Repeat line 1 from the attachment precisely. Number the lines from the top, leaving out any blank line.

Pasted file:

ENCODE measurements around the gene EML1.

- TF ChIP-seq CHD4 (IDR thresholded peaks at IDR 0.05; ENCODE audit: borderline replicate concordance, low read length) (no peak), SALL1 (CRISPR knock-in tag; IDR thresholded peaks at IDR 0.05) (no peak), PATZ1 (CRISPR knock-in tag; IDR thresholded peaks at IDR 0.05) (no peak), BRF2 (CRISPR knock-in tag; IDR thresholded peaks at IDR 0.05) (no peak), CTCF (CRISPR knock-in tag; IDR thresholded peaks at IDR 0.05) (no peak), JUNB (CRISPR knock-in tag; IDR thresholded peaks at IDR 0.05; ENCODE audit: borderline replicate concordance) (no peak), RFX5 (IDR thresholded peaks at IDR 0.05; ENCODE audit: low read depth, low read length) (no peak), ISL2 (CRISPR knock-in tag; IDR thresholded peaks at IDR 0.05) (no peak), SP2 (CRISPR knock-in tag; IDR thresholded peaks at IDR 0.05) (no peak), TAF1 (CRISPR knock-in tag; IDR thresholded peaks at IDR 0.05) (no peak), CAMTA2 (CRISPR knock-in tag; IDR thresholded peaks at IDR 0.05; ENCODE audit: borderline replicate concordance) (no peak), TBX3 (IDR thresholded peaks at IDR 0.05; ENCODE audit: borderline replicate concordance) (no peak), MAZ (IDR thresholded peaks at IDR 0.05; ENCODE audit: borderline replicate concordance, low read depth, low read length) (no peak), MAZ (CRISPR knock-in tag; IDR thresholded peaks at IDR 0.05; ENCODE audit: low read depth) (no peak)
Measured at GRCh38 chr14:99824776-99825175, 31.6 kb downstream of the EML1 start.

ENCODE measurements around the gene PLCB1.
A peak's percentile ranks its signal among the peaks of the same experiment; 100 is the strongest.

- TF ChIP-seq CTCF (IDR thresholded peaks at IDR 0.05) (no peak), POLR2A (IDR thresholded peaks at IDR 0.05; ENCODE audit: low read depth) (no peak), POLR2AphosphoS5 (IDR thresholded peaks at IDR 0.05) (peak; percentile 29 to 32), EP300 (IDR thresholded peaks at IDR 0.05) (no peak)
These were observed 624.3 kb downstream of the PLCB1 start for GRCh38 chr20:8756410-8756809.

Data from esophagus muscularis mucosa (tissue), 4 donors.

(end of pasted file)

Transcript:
ENCODE measurements around the gene EML1.